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September 1984

Depression and Anxiety Disorders in Parents and Children: Results From the Yale Family Study

Author Affiliations

From the Departments of Psychiatry (Drs Weissman, Leckman, Merikangas, Gammon, and Prusoff) and Epidemiology (Dr Weissman), and the Child Study Center (Dr Leckman), Yale University School of Medicine, New Haven, Conn.

Arch Gen Psychiatry. 1984;41(9):845-852. doi:10.1001/archpsyc.1984.01790200027004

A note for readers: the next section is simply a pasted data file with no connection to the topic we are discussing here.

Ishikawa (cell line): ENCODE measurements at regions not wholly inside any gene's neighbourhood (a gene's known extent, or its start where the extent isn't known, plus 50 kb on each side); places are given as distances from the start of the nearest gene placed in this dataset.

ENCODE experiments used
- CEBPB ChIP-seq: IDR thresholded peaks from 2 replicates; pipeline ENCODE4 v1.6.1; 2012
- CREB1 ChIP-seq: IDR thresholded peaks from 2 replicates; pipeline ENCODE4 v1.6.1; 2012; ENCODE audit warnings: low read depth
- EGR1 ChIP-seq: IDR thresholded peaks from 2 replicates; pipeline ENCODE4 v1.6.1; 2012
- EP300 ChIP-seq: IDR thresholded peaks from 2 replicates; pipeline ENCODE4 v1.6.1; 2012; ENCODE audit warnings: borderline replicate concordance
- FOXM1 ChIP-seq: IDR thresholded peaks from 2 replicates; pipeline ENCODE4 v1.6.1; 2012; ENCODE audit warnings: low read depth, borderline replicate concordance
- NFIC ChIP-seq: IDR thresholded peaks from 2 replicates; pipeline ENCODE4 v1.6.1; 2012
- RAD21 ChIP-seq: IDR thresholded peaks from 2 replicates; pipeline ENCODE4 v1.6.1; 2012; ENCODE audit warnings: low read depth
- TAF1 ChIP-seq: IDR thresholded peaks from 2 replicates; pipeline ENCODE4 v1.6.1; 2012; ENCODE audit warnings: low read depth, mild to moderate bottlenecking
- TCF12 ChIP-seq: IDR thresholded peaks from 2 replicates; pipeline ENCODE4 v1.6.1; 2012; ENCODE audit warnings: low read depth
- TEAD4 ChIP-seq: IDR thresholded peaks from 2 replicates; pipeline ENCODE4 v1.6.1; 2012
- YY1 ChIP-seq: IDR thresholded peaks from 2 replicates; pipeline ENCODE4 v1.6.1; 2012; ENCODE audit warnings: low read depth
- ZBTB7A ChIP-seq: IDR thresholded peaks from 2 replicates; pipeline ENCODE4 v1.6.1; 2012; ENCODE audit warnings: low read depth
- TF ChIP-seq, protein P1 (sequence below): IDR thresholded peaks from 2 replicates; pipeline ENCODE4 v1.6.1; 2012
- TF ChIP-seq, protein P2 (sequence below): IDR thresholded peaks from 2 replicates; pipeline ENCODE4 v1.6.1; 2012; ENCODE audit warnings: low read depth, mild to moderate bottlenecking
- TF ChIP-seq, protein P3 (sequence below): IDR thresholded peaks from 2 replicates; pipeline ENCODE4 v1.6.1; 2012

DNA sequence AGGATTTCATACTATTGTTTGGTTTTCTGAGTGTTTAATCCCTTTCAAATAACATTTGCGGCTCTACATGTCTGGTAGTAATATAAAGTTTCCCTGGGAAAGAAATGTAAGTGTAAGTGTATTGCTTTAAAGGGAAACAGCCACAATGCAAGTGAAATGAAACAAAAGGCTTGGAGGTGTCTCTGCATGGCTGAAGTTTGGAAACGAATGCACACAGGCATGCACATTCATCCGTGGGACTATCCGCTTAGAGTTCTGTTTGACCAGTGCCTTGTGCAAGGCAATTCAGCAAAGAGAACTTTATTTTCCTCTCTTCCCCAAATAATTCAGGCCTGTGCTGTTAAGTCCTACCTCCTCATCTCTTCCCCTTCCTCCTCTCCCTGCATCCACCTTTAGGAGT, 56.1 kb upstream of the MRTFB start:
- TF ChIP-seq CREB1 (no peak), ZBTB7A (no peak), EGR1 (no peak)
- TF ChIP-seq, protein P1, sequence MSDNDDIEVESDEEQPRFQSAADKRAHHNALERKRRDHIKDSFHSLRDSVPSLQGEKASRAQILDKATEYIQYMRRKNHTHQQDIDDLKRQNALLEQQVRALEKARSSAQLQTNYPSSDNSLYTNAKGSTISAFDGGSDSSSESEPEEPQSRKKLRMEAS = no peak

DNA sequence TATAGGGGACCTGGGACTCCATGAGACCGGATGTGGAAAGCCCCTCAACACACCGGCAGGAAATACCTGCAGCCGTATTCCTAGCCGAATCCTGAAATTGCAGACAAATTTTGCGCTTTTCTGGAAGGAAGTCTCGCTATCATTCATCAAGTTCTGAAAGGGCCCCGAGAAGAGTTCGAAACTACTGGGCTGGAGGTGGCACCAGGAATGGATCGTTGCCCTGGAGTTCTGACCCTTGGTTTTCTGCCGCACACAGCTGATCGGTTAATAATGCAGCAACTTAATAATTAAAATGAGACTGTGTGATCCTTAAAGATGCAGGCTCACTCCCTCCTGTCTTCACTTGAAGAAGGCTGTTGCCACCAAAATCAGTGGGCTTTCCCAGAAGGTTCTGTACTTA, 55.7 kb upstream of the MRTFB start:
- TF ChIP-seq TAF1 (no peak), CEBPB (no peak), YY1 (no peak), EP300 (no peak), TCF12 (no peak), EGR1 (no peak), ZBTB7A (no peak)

• The children (aged 6 to 17 years) of probands with primary major depression, with and without various anxiety disorders, were compared with the children of a matched normal control group. The results from the study of these young children parallel our previous findings among the adult first-degree relatives of these probands. Depression in the proband increased the risk of depression in the children. Depression plus panic disorder or agoraphobia in the proband conferred an additional risk of depression and of an anxiety disorder in the children. Panic disorder in the parents conferred more than a threefold increased risk of separation anxiety in the children. Other factors that increased the risk to children were degree of familial loading for psychiatric illness, parental assortative mating, and parental recurrent depression. The findings suggest a relationship between depression and some of the anxiety disorders, and between adult panic disorder and agoraphobia and transmission of anxiety disorders to children.